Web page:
MARYLAND: 45-75 miles (***) — On the Chesapeake, autumn has arrived. The few cool nights we have had have already affected the fishing — much of it for the better, if that’s even possible. The rockfish are beginning to bunch up now and can be found in fairly large concentrations here and there; they’re no longer scattered all over the bay. Believe it or not, although quite a few bluefish are still available, a good many are heading south, ready to depart. What a year this has been for blues. Next year will be as good or better. Meanwhile, striper trollers will score, but so will bottom jiggers and even chummers, although the chumming will come to a screeching halt when water temperatures drop below 55 degrees. Of course, cooler weather also signals the beginning arrivals of ocean-run stripers that come into the bay to fatten up for winter. A few have been taken south of Point Lookout, but it will happen in good numbers any day now.

VIRGINIA: 75-150 miles (***) — In the Northern Neck, charter fishing captain Billy Pipkin (www.captbillyscharters.com) finds bunches of rockfish and slowly departing bluefish. Farther down the bay, Ken Neill of the Peninsula Salt Water Sport Fisherman’s Association said, “Speckled trout are being caught pretty much everywhere. The flats, inlets and rivers are all producing. The Elizabeth River and Rudee Inlet have been very good. Spot continue to bite in the James River. Puppy drum are caught inside the inlets and on the flats. Flounder were being caught along the channel edges at the mouth of the bay, but the wind has made flounder fishing difficult. Small striped bass and bluefish are everywhere. The recent cooling trend should signal a heating up of the striped bass bite.”


CHOPTANK RIVER: 120 miles (***) — (Route 50 east to Cambridge) Upper river delivers some decent largemouth bass, especially if you can find stones or wood where you can crank a medium-depth lipped lure. Rockfish catches at the mouth have been holding up.

POCOMOKE RIVER: 140-170 miles (***) — (From Snow Hill down to Shad Landing) Mann’s Baby 1 Minus lures in chartreuse/red or chrome/blue will get bass around sunken brush and flooded tree roots. The value of 4-inch scented finesse worms can’t be overstated.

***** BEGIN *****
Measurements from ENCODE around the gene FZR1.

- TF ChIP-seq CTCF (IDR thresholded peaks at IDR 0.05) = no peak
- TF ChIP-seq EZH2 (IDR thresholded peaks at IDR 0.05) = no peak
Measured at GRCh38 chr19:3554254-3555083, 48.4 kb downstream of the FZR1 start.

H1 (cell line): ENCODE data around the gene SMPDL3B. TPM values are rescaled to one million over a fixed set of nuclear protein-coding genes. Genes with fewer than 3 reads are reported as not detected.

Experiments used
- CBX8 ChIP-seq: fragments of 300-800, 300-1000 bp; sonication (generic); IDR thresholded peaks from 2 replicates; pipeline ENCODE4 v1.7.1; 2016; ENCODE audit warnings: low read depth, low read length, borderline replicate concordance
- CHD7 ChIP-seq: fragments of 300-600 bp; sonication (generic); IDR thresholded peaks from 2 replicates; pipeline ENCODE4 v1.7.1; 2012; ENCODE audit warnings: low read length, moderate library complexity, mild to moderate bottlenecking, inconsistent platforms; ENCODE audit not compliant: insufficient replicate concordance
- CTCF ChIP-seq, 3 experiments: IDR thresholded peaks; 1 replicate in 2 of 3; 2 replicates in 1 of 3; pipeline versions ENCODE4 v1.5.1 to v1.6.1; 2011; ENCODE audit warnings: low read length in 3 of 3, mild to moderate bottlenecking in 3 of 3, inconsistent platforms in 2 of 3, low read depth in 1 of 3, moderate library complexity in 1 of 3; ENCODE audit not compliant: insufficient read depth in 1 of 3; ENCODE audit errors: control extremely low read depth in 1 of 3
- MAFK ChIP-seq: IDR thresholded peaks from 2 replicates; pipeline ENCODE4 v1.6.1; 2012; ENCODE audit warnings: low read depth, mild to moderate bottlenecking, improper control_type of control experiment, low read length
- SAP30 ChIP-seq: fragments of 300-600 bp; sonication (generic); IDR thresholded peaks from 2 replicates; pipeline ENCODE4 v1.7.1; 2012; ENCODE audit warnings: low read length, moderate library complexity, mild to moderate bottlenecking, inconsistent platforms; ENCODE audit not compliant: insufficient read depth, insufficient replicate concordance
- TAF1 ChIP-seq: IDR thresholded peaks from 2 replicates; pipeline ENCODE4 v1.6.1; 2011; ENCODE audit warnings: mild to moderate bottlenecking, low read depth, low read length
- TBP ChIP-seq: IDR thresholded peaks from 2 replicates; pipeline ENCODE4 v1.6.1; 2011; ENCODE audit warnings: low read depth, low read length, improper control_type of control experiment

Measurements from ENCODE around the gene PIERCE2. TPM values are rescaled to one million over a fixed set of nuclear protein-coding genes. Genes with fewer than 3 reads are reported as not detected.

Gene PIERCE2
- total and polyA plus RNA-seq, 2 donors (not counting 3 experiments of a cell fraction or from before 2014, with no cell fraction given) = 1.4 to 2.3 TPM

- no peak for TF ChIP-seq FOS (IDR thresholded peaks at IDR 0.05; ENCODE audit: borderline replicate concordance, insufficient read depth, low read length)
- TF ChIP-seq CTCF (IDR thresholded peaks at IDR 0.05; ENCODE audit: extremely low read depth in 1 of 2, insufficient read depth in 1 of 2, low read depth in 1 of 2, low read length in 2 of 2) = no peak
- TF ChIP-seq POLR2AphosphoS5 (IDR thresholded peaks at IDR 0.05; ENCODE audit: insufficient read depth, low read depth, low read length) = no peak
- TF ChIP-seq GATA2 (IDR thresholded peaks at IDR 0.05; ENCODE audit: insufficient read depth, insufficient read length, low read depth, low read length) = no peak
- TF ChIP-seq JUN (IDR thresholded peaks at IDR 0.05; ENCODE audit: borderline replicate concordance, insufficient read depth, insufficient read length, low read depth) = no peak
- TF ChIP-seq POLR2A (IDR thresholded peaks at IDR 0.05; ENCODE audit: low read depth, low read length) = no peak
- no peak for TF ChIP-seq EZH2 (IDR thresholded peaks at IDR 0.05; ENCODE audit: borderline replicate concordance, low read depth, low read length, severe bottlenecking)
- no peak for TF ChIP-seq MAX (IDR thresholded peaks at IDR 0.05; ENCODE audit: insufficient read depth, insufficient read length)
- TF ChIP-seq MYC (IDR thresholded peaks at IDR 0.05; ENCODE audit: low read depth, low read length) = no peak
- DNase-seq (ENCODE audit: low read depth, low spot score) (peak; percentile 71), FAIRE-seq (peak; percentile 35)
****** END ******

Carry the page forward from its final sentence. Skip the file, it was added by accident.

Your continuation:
NANTICOKE RIVER: 120 miles (***) — (Sharptown ramp off Route 313 or use the Marshyhope Creek ramp outside Federalsburg) Some buzzbait bass catches have been made around spatterdock patches on the main stem, but crankbaits and soft plastics also do well. Check for stripers with Rat-L-Traps around river points and sand bars in the Vienna stretch.


LAKE ANNA: 82 miles (***) — (Route 208, Spotsylvania County) What a difference the rain and cooler temperatures made. The bass, crappie and striper fishing has perked up considerably, with the bass hanging out in rocky waters around lake points where a crankbait does the job.

RAPPAHANNOCK RIVER: 47-100 miles (***) Cooler weather has helped, and so has the rain. The upper river should be OK for smallmouths this weekend. Tidal portions below Fredericksburg will deliver some fair largemouth bass numbers in shoreline wood and creek mouths. Use crankbaits, rattle baits and scented finesse worms.

LAKE BRITTLE: 59 miles (*) — (Route 793 off Route 29) There will be some crappie, catfish and bass for weekend visitors.

LAKE ORANGE: 75 miles (*) — (Concessionaire: 540/672-3997; look for left turn sign on Route 20 before entering town of Orange) The water is still not up to par, but some bass and crappie action is possible.

LAKE GASTON: 179 miles (***) — (Route 46, Gasburg) A lake “turn-over” is slowly happening, which means the surface water is cooler and the bottom layers are getting the warmer water. Bass are responding to soft plastics and crankbaits or spinnerbaits.